Here at PopSci, we love when our leading-edge reporting on the seemingly unbelievable, futuristic developments in science and tech end up, well, becoming reality. We reported three and a half years ago on d3o, the elastic polymer that's flexible at rest but stiffens instantly in response to an impact, first found in a soft winter beanie that protects like a helmet. Now, it can be found in 107 products made by 22 different companies, ranging from iPod cases to polo kneepads.
Ballet dancers get a high-tech fix for an age-old problem: lousy footwear
By Brett Zarda
Posted 05.14.2008 at 2:29 pm 7 Comments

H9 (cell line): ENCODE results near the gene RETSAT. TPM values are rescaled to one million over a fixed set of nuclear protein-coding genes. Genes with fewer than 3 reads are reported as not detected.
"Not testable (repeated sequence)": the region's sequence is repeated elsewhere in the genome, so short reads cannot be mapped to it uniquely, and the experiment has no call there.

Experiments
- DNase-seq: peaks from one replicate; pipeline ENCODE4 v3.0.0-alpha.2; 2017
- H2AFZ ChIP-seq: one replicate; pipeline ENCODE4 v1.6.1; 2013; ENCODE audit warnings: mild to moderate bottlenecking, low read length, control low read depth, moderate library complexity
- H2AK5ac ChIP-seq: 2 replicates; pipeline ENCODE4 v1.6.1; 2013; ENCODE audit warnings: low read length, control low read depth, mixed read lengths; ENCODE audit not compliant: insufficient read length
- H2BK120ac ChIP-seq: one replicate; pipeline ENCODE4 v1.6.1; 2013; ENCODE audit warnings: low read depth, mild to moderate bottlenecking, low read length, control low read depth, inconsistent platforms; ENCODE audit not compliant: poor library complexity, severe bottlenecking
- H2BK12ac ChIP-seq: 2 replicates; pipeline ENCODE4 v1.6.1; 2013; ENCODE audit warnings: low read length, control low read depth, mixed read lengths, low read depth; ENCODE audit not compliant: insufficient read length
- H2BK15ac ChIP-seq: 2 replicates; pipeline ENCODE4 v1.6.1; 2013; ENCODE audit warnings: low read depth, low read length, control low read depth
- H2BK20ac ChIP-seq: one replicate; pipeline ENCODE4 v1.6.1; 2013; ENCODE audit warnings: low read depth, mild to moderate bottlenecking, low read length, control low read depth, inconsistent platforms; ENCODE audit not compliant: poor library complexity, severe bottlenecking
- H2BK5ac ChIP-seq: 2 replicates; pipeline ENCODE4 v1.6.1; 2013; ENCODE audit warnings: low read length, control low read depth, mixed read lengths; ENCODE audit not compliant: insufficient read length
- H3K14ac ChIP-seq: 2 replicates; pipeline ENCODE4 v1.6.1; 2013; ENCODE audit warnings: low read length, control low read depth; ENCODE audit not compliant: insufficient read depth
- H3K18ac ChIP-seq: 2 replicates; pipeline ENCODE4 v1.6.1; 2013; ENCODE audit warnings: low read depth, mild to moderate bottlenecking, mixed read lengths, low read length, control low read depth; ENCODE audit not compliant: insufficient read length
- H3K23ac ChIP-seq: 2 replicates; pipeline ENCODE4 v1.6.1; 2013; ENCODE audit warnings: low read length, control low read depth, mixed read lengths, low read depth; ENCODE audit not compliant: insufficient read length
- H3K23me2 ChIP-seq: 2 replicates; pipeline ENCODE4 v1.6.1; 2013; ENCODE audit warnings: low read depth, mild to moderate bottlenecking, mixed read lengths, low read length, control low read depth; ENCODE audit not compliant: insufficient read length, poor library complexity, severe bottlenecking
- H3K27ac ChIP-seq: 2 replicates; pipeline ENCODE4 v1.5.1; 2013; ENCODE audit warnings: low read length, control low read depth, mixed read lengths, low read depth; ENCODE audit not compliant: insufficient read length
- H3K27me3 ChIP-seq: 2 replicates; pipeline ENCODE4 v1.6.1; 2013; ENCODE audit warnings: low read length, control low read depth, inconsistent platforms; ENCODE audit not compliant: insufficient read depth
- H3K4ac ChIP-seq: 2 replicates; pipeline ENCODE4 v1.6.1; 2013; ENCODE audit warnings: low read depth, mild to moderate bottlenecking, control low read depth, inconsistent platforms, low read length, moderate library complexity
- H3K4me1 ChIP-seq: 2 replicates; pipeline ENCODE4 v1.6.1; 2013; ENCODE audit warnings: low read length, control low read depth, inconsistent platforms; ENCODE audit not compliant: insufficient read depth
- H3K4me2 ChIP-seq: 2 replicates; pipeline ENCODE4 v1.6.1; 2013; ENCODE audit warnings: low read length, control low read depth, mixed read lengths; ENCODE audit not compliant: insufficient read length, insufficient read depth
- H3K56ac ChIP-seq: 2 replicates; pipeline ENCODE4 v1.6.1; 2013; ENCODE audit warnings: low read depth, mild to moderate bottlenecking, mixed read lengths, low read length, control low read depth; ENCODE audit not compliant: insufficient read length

Imagine a shoe so uncomfortable you have to hammer the insole and smash it inside a door to make it tolerable. Now imagine tossing the same $70 shoe in the trash because it shredded into pieces after just 45 minutes. Welcome to the world of ballet.
Thanks to advances in fluid mechanics, "futbol" may become even more fun to watch
By Brett Zarda
Posted 03.20.2008 at 12:26 pm 1 Comment
In its raw form, d3o looks like slime and molds like Play-Doh, but take a hammer to a clump and it changes to a stiff rubber. This curious substance introduced itself in the 2006 Olympics as a safety lining for the Spyder skiing suits, and that same year, d3o's protective ski hat won PopSci's Best of What's New Award.
Five amazing, clean technologies that will set us free, in this month's energy-focused issue. Also: how to build a better bomb detector, the robotic toys that are raising your children, a human catapult, the world's smallest arcade, and much more.